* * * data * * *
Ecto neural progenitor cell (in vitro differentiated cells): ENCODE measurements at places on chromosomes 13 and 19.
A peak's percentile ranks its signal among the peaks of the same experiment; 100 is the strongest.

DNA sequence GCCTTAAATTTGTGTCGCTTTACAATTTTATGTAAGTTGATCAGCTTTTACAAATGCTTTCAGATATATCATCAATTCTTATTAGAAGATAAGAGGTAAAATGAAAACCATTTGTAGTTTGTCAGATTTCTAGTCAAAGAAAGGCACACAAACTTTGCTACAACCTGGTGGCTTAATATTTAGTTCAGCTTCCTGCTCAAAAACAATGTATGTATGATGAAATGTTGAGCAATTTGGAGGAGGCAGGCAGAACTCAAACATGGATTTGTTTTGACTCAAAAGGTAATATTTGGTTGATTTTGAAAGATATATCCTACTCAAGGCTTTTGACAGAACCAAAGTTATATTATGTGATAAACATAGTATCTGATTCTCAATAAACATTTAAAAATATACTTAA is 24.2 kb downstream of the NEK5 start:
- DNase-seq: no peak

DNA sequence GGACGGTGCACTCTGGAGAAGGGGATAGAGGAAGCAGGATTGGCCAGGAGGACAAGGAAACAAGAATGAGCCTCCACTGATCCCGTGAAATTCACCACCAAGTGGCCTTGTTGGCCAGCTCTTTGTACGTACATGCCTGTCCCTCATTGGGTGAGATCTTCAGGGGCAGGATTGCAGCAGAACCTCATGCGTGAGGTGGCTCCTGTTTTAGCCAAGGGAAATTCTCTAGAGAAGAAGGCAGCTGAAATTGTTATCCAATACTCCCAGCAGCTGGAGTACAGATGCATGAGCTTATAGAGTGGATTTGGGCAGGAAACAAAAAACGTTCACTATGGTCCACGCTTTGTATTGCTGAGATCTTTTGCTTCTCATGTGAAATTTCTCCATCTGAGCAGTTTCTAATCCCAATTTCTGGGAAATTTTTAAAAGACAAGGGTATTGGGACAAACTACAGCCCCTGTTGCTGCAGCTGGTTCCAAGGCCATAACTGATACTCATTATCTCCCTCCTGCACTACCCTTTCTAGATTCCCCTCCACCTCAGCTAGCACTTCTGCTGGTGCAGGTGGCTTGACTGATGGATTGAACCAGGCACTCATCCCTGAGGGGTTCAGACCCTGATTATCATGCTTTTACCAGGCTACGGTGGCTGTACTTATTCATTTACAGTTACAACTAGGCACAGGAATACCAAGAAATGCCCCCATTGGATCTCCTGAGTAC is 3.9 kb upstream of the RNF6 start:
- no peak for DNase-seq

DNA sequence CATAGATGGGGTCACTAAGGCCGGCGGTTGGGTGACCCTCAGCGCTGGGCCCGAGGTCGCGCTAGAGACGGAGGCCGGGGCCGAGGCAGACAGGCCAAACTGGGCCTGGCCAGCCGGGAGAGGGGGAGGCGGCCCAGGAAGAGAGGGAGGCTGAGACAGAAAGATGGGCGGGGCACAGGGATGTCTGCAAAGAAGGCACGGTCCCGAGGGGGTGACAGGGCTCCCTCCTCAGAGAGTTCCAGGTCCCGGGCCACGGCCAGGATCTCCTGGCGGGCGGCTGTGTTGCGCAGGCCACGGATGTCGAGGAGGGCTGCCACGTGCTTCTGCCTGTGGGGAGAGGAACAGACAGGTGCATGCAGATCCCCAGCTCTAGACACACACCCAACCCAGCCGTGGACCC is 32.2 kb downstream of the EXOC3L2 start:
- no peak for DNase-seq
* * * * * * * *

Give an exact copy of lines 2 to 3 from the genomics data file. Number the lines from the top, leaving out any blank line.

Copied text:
A peak's percentile ranks its signal among the peaks of the same experiment; 100 is the strongest.

DNA sequence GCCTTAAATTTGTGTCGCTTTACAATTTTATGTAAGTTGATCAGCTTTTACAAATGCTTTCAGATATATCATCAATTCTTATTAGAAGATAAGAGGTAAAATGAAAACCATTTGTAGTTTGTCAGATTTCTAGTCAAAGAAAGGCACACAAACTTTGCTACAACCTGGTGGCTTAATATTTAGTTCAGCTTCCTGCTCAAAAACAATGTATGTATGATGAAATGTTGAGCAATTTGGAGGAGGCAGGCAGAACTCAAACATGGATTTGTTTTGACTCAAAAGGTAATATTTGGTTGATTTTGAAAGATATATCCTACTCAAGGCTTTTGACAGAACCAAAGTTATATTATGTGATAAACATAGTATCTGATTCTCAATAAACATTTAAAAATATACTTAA is 24.2 kb downstream of the NEK5 start: